Furthermore, I’m still deeply mired in the process of trying to get an official formal diagnosis and have filled in so many forms and gathered so much evidence that it has almost been a full-time job. One reason why the assessment at the end of November was so traumatic – it should have been the biggest day of my life, instead of which it was an unmitigated disaster. I’m still not able to write it up, although the bruises I inflicted upon myself while in meltdown in an unsafe place with no soft furnishings are starting to heal.

I’m still somewhat amazed at the number of people who thought I knew and weren’t surprised. I really didn’t have a clue – had I known I was autistic I’d have been talking about it years ago, because it is my way to talk about things whenever I can. Evidently my mask really was full of holes, and despite my spending 40 years believing that I was just a bit eccentric and the world was a really really tough harsh place, anyone who knew what they were looking for could see what was underneath. Sometime maybe I’ll try to discover where the holes were. What did people see that I didn’t? What made them suspect?

I also have quite a lot of e-mails in my inbox that really need answering, but I’m only capable of doing so sporadically, and I need to set up a calendar for 2017 and seriously work out what I can commit to and what I must decline. At the moment I’m struggling even to go out for a coffee, although I am, to some extent, trying to get out and about when I can because the alternative is becoming a complete hermit, and I know that however tough it is, when I can manage it, there is a world of things I enjoy – I just need to work out how to cope with them.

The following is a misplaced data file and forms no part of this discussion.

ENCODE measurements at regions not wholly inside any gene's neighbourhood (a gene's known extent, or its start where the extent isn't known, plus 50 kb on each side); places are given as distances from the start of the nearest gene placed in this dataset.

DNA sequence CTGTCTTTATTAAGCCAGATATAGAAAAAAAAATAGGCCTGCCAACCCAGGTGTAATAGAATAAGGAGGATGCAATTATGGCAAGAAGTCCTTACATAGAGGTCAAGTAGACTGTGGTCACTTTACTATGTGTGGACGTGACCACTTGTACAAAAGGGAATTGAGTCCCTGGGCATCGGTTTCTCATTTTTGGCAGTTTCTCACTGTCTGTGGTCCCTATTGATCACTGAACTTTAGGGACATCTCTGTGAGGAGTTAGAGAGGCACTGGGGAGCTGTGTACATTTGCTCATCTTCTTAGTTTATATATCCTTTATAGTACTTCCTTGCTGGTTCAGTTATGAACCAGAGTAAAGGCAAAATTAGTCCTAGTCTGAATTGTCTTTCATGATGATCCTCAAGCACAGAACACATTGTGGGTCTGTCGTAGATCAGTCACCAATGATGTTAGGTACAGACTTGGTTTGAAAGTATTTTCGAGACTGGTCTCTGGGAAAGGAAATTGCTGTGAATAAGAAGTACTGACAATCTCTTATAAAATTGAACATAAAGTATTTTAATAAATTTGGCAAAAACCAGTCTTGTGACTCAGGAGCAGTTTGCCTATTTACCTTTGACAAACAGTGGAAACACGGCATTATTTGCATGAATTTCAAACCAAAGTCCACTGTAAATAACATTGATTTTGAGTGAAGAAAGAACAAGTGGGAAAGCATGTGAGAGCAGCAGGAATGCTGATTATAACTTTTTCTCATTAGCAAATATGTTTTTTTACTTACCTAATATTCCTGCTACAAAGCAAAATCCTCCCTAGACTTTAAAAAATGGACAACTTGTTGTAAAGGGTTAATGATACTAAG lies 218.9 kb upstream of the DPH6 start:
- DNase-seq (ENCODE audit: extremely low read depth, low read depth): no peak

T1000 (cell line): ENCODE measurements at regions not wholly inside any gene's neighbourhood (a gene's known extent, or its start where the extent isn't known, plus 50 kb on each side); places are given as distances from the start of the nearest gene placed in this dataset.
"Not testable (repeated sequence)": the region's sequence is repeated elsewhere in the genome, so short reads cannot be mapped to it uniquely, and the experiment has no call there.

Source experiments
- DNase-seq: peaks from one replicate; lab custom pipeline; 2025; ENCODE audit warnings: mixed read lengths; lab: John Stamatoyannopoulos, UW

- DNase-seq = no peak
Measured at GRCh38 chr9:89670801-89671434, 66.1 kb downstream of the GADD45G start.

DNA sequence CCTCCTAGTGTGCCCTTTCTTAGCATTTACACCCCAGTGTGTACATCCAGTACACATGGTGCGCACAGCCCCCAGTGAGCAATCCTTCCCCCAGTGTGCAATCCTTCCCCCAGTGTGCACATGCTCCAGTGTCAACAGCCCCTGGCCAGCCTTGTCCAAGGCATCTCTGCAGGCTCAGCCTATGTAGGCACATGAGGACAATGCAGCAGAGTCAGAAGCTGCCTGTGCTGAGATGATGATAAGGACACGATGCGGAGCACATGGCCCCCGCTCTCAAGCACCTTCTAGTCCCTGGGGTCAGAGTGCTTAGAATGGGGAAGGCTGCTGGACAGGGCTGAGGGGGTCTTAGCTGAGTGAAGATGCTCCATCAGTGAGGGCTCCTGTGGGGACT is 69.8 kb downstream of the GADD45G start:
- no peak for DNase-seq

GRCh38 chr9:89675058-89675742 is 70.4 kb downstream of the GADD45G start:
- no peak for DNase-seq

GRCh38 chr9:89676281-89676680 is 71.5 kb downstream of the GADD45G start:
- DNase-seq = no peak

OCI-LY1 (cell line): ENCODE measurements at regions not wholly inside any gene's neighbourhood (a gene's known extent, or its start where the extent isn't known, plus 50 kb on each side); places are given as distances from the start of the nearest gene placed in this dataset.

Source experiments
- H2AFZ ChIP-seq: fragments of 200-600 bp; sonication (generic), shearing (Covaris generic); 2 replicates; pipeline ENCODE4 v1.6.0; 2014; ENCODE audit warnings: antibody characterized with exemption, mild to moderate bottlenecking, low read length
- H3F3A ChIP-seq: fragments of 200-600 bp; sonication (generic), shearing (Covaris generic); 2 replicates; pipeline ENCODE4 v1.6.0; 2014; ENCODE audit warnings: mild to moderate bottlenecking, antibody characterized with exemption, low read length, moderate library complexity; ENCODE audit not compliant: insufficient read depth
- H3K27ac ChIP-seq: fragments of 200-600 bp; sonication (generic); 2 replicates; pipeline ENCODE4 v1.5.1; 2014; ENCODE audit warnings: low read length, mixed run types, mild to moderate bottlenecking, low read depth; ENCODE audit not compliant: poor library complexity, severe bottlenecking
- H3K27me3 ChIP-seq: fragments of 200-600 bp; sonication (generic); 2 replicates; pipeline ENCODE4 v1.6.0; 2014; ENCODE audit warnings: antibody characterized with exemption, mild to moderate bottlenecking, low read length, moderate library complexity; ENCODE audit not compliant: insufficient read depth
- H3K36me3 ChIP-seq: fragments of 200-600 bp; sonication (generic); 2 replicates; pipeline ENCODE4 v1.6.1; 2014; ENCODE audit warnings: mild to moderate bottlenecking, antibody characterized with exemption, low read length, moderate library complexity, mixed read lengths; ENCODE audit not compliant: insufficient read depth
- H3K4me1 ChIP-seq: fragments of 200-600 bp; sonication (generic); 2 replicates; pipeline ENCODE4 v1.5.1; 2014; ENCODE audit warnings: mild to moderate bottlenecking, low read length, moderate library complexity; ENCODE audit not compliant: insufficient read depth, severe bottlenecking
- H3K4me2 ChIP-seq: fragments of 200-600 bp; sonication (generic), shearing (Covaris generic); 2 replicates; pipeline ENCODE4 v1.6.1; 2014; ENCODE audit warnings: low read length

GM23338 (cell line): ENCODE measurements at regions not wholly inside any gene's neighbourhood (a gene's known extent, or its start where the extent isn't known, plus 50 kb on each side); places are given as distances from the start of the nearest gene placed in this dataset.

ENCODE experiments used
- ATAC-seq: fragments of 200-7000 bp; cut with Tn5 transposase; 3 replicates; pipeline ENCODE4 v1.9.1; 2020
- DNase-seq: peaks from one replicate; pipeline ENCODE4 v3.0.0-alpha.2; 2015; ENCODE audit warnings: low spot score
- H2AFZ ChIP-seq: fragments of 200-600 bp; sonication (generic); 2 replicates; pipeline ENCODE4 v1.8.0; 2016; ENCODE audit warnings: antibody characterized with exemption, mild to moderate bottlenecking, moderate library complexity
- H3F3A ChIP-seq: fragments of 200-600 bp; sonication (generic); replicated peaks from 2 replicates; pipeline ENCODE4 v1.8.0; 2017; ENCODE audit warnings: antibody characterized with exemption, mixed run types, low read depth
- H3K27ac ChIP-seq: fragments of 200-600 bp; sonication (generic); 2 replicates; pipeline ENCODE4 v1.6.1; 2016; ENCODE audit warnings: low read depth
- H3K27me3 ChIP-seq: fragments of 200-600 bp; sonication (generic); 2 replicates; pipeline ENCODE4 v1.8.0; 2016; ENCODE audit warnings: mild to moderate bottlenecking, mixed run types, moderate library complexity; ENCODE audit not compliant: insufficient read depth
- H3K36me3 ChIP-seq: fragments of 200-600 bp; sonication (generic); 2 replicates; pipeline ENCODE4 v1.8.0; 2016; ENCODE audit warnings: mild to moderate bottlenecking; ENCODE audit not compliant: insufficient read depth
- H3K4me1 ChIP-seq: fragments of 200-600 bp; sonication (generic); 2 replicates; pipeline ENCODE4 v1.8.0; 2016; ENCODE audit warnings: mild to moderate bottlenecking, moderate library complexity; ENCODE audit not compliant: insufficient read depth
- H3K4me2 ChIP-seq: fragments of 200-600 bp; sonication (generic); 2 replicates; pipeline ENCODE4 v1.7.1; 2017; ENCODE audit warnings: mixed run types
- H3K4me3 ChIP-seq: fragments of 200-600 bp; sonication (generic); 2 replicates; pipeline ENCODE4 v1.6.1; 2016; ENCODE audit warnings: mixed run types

The effect that posting publicly yesterday had was not unexpected – I lost verbal functionality. I have had “silent” spells throughout most of my life, from somewhere around 5 years old. I have long known that when I am very cross, or very distressed, or very tired, I simply go silent. It has never occurred to me to wonder why because it has always been the case, so I assumed it was normal.

Since I’ve discovered I’m autistic, I’ve been paying a bit more attention to these silent phases and realised I am silent not through wilfulness or because I’m trying not to talk, but that I am actually unable to speak at all during those times. I have experimented with trying over the last few months and I really can’t make the words in my head come out of my mouth. They just won’t. There are sounds, but no words. Like someone pulled the plug out on the word channel. As I start to recover functionality I am first able to type, but not to talk, and I type on my phone if I need to let my husband know that the words are gone. When the words return they are at first monosyllabic and stilted.

I tried to reply to a couple of messages early in the day yesterday. The results, produced with immense effort, were also almost monosyllabic. There was this outpouring on my wall to which I couldn’t respond. Things improved as the day wore on, but by that stage I was utterly utterly exhausted.

However, one of the other slightly odd effects that “the autism discovery” has had (there have been several) is that I’ve suddenly started producing slightly different words, which I can do when proper sentences aren’t possible. I don’t know whether it’s poetry, since I don’t know much about poetry. But it is what it is.

Yesterday morning, when my spoken words were monosyllabic, my ability to communicate in writing impaired, this was what I did manage to pull from my head:

And so they know.
I cannot immediately discuss.
The words – difficult.

I lose words.
Sometimes.

Words are effortful.
Sometimes.

Other times they flow without stopping
And I do not know how to make them finish…

Alone, the thoughts are there.
And I can translate
But struggle to interact.

Thoughts on branches.
Concepts.

Thoughts in pictures.
Visual.

Sometimes they come as words but jumbled
And I have to organise them…

Discussion. Interaction.
Will have to wait
For better words.